EXPLORING THE PRR HAMMOND BRANCH
One of the more obscure Pennsylvania Railroad lines in the Chicago area, was the Hammond Branch. This line diverted from the SC&S Branch, which was the line between Colehour Jct. and Bernice that allowed Logansport Division passenger trains a more direct route into Chicago Union Station via the Fort Wayne line. And the Hammond Branch connected with the Baltimore & Ohio Chicago Terminal main line in Hammond, which at the time was jointly owned with the Pennsylvania Railroad.
On August 1, 2011, the route of the Hammond Branch was explored, within the Hegewisch neighborhood of Chicago.
The PRR Hammond Branch diverged from the SC&S Branch near 135th St. and Green Bay Ave. View is looking north at the 135th St. crossing, with some trackage from the Hammond Branch still in place. A hand operated switch had connected with the SC&S Branch.
Looking south from 135th St., with some of the former Hammond Branch trackage visible, diverging to the left.
The Hammond Branch crossed Avenue O south of 135th St., and ran along the south side of an alley extending east. View is looking straight east from Avenue O, with no evidence of any trackage seen here.
If one looks carefully, one can see a bit of rail from the Hammond Branch. This is immediately east of Avenue O.
Walking further east down the alley, one can occasionally see more obvious evidence of the Hammond Branch.
And further east, an Indiana Harbor Belt branch begins paralleling the former Hammond Branch to the south. Looking south from near Avenue K, one can vaguely see some of the Hammond Branch rails, in front of the Indiana Harbor Belt.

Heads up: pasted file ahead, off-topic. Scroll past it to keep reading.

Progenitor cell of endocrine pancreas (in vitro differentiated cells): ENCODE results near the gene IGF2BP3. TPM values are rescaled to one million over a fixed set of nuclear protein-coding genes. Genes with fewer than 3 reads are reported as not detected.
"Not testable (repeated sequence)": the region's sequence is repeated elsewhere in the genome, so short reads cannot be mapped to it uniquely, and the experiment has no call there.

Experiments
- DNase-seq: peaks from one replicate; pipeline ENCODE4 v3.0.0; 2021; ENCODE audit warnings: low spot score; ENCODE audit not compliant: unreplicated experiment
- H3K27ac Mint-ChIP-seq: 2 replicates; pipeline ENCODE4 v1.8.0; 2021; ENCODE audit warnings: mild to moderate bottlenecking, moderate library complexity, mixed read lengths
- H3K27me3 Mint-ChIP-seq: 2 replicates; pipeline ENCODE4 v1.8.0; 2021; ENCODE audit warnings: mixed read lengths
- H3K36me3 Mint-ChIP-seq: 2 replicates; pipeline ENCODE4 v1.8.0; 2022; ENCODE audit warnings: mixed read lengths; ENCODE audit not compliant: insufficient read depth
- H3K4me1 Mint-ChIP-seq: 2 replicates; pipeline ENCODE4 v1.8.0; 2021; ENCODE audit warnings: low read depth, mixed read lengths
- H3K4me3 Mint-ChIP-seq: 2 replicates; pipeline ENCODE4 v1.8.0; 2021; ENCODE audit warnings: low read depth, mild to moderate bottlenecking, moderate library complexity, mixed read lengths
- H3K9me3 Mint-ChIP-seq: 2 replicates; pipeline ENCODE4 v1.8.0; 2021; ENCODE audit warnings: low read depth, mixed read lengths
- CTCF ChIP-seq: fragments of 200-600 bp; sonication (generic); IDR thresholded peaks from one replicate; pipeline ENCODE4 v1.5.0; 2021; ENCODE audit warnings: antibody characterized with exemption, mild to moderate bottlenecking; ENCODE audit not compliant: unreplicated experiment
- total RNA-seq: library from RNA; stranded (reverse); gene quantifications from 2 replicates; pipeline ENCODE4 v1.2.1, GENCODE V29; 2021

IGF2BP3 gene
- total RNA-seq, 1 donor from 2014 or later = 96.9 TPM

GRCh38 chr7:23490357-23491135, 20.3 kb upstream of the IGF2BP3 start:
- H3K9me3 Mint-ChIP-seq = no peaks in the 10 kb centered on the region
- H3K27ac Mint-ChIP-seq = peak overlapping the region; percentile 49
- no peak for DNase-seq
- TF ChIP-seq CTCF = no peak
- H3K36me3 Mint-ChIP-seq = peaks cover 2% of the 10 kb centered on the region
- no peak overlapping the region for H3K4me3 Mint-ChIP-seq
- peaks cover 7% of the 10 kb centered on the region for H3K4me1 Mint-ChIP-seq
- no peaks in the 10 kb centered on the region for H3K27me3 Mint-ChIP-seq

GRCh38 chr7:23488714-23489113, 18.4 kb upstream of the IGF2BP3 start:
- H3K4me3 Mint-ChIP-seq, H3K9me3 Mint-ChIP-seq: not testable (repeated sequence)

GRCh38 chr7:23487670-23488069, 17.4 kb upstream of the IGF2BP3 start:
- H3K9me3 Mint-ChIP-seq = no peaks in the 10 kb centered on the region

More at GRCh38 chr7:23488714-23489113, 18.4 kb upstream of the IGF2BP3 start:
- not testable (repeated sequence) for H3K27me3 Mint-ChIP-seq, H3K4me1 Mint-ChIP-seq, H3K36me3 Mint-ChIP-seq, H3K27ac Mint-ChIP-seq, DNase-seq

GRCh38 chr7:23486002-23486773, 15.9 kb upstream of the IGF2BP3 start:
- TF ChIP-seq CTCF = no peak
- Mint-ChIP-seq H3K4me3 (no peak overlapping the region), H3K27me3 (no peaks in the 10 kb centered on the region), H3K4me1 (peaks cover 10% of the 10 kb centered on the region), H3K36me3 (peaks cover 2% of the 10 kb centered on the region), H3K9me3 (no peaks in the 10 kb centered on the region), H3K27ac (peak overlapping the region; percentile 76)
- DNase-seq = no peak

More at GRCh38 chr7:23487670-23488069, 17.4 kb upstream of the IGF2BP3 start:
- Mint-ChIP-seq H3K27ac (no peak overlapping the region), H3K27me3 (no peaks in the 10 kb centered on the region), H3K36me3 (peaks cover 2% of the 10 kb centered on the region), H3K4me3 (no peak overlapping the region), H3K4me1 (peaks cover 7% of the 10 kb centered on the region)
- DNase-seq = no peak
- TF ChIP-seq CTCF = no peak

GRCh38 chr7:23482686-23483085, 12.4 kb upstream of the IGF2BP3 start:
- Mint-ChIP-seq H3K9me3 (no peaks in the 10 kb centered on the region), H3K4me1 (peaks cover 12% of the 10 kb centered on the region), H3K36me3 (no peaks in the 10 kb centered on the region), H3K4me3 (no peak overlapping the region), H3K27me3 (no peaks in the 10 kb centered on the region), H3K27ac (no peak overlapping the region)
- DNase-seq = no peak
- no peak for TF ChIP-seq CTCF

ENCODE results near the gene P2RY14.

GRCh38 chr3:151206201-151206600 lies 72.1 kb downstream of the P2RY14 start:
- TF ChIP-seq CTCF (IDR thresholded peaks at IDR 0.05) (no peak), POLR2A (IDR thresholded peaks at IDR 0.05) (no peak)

Accessibility to the Hammond Branch ends near Avenue K, and much undeveloped land exists between Avenue K and the State Line. Within Hammond, Indiana, no evidence was found of the Hammond Branch. The branch apparently paralleled one block east of Torrence Ave. in Hammond. From 137th St. to 139th St., Torrence Ave. makes a curve from east to south. And south of 139th St., the street paralleling Torrence Ave. to the east is Baltimore Ave. The Hammond Branch apparently then followed an alignment by Baltimore Ave. as far south as the South Shore Line tracks. The Hammond Branch crossed the South Shore Line at a non interlocked crossing, with gates which were normally set against the Pennsylvania Railroad. The Hammond Branch then curved east, crossed Calumet Ave., and joined what now is the CSX main line. That CSX line is best known as the former Baltimore & Ohio Chicago Terminal main line, but was previously jointly owned with the Pennsylvania Railroad.
Commuter Rail Schedules - 1901 schedules of commuter rail service over this branch, which operated from Union Station to East Chicago.